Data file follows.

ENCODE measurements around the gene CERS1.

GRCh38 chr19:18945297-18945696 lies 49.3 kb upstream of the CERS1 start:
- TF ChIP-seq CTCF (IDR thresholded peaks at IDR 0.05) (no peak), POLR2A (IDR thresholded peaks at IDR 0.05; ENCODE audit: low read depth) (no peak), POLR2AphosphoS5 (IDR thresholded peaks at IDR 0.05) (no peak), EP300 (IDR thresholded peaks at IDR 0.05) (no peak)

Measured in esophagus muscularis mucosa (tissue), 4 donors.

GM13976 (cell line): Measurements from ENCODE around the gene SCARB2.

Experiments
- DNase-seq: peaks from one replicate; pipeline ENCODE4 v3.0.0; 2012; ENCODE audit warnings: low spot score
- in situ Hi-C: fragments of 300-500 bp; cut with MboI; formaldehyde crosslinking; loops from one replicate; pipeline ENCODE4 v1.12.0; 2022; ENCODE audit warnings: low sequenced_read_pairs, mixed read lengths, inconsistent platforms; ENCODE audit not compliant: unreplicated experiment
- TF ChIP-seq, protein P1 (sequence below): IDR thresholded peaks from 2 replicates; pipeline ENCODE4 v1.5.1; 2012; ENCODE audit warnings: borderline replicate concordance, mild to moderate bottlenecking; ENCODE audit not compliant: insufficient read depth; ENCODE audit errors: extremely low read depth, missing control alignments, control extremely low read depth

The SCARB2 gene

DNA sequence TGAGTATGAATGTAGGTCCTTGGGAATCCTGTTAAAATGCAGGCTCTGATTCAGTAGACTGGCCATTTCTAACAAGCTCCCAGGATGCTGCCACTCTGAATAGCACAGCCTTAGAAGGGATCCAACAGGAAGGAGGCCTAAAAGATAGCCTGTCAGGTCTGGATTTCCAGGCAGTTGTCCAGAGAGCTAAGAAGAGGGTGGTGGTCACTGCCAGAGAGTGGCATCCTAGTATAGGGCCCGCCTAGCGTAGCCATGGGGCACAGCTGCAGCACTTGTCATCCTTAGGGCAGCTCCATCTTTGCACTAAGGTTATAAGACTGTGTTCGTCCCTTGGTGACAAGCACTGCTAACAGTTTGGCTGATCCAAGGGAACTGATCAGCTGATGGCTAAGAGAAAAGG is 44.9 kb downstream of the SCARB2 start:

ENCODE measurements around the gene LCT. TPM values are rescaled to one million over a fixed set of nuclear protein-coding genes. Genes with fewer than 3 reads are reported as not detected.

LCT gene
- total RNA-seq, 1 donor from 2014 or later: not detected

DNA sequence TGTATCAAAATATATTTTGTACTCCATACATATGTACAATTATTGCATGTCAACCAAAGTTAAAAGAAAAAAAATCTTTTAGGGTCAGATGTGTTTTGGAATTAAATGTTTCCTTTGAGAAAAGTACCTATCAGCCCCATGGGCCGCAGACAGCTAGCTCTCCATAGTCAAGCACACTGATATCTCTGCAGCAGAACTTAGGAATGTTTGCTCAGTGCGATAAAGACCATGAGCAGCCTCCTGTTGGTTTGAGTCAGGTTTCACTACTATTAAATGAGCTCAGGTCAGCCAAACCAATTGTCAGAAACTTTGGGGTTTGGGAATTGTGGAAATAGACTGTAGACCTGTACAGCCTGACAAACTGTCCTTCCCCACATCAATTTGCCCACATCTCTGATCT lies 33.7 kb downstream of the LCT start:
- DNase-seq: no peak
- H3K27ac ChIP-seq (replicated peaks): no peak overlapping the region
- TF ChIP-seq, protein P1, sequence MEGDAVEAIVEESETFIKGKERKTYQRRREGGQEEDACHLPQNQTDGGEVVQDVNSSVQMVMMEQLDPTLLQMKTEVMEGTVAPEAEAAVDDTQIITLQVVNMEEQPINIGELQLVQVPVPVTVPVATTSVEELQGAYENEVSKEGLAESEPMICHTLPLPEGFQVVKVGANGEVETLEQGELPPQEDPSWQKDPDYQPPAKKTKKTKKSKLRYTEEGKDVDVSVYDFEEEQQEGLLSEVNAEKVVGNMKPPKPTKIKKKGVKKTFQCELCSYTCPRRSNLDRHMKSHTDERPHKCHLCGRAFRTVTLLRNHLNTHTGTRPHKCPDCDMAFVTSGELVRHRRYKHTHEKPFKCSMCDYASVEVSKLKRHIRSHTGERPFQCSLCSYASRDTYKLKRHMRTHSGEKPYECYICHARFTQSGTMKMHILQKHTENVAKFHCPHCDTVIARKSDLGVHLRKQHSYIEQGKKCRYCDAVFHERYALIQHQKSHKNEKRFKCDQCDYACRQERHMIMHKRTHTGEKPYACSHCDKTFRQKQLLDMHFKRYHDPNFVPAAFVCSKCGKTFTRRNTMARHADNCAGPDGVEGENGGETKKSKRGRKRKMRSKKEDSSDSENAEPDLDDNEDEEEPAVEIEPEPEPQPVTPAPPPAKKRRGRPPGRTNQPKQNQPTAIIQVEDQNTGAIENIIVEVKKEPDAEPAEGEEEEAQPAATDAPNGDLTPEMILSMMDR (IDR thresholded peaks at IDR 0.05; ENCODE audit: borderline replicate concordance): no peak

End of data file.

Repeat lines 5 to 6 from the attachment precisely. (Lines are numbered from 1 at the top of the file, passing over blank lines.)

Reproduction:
GM13976 (cell line): Measurements from ENCODE around the gene SCARB2.

Experiments